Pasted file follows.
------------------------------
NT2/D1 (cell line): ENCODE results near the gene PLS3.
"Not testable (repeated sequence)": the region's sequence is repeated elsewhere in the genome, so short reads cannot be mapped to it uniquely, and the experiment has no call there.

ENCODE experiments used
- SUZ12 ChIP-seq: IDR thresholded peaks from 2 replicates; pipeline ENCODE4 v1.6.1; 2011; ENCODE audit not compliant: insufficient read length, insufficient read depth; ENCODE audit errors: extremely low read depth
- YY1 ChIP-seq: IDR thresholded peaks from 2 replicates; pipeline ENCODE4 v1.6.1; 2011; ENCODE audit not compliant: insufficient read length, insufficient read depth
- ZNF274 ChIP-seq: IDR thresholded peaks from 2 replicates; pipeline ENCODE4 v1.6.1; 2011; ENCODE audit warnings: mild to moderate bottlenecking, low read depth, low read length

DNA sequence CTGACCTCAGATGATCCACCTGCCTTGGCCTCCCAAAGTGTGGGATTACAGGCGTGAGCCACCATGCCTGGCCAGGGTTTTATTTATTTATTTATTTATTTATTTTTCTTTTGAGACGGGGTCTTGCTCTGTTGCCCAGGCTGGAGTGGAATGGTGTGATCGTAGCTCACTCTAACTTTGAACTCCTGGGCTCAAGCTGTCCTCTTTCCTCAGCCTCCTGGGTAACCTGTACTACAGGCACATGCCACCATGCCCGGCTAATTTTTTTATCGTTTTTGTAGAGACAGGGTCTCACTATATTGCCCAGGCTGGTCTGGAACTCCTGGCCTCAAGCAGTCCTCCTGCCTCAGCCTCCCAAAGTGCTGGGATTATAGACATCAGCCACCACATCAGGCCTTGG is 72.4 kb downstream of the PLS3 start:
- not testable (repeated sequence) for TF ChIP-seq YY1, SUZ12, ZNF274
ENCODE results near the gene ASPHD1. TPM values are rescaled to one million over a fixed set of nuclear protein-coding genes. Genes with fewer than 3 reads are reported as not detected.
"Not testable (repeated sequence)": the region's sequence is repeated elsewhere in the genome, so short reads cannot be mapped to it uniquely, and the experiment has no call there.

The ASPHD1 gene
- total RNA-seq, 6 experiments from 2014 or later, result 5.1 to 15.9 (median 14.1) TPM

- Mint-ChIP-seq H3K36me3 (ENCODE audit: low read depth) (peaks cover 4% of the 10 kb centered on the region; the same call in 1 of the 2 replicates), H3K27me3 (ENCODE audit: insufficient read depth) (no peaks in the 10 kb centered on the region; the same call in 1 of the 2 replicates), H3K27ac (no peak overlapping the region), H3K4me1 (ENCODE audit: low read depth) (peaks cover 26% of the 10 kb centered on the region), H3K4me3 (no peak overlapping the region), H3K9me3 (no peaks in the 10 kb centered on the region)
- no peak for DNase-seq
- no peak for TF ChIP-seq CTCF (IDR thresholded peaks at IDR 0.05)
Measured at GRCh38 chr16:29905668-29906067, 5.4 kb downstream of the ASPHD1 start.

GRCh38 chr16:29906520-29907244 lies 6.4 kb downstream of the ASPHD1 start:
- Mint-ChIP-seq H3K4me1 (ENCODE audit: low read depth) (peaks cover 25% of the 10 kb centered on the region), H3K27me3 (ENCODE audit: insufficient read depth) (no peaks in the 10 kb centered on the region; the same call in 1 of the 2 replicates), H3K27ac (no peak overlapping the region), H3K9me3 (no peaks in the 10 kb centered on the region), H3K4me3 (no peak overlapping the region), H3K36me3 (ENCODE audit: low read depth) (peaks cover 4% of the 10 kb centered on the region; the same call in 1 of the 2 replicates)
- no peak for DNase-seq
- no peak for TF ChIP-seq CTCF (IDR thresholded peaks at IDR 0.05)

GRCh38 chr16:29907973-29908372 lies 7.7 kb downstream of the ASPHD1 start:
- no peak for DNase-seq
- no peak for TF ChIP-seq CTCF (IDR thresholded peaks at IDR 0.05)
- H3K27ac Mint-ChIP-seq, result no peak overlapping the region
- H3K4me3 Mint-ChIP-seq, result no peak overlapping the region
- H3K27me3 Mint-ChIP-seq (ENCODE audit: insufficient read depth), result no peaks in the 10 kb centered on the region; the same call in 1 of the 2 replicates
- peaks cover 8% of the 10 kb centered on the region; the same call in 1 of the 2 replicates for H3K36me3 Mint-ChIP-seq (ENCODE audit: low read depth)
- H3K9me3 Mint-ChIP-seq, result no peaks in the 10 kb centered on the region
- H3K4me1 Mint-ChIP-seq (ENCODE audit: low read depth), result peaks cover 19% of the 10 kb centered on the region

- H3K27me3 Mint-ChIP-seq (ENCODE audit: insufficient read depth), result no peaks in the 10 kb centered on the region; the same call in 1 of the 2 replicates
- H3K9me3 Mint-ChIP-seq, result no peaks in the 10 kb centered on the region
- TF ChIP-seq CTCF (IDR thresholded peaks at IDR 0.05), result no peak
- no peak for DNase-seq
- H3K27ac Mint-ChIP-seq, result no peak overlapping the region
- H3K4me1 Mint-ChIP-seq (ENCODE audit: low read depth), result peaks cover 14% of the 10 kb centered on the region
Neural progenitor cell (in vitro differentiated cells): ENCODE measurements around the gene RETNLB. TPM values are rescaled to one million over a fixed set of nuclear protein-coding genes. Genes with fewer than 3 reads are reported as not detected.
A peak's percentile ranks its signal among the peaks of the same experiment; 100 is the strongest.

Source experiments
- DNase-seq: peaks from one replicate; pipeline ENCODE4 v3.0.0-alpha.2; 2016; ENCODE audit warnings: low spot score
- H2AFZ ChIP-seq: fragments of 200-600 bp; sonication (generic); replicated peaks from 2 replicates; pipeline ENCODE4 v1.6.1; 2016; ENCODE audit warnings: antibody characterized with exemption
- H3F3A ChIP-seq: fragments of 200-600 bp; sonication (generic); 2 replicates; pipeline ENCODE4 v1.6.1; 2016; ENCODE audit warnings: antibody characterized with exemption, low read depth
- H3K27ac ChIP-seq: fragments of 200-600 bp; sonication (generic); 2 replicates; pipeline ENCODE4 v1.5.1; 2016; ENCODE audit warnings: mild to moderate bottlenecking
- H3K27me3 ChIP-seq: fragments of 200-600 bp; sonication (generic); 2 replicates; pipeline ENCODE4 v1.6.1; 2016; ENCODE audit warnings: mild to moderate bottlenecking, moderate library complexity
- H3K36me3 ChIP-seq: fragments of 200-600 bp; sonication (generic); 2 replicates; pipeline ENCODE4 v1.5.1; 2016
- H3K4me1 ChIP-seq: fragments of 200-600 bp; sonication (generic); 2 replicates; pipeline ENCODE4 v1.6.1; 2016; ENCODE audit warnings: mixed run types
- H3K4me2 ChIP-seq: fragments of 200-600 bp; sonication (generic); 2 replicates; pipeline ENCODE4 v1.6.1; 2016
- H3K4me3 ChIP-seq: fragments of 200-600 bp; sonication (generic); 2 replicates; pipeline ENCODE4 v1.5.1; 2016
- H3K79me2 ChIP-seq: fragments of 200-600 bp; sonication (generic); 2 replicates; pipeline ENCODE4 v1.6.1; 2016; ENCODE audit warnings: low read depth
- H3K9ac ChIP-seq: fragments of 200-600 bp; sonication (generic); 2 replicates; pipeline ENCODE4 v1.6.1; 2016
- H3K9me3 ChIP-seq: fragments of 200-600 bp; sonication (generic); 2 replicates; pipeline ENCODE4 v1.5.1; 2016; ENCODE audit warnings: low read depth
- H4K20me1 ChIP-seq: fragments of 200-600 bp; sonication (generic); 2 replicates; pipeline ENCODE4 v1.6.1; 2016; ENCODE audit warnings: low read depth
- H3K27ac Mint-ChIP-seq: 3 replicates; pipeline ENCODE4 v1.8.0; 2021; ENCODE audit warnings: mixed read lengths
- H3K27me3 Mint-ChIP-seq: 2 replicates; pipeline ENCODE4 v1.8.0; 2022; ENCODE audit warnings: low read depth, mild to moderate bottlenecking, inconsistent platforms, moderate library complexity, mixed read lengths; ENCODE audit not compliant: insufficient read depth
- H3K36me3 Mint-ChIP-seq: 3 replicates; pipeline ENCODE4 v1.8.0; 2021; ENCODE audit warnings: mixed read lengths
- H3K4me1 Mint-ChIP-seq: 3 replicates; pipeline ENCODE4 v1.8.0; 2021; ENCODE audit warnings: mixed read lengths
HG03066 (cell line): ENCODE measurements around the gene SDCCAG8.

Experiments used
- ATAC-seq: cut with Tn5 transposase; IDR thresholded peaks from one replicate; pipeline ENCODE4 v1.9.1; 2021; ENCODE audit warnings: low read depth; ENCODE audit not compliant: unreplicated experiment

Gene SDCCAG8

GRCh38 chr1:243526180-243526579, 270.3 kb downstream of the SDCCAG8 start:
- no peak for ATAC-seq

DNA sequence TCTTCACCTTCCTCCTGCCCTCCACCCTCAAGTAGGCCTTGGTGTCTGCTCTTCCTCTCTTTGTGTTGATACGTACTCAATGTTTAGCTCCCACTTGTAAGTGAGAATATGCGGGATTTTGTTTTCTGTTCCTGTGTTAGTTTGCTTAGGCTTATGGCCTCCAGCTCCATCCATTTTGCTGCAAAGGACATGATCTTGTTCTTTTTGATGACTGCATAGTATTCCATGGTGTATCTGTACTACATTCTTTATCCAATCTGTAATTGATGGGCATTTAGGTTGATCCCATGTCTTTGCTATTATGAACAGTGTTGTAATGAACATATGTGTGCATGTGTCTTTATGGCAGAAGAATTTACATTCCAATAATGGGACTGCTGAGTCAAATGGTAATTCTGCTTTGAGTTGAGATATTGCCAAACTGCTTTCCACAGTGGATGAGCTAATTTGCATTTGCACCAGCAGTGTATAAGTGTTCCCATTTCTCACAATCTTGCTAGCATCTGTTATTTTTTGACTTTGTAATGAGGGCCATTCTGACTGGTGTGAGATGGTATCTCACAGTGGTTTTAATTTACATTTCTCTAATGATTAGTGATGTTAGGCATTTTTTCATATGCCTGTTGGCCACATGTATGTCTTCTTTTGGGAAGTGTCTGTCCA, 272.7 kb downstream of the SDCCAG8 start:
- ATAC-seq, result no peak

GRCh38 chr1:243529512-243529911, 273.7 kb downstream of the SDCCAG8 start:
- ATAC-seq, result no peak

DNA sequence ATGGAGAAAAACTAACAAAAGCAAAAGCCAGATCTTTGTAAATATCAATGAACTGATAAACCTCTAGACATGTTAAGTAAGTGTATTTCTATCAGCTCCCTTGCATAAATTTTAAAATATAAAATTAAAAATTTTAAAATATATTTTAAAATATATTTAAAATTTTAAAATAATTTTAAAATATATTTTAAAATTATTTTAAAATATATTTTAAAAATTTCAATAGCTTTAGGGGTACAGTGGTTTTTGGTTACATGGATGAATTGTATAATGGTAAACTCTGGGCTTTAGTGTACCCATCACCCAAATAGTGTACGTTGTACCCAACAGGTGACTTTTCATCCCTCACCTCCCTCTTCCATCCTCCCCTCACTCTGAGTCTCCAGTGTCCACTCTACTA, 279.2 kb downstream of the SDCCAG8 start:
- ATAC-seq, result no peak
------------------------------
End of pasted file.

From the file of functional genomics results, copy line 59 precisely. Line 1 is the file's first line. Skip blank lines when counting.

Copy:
Gene SDCCAG8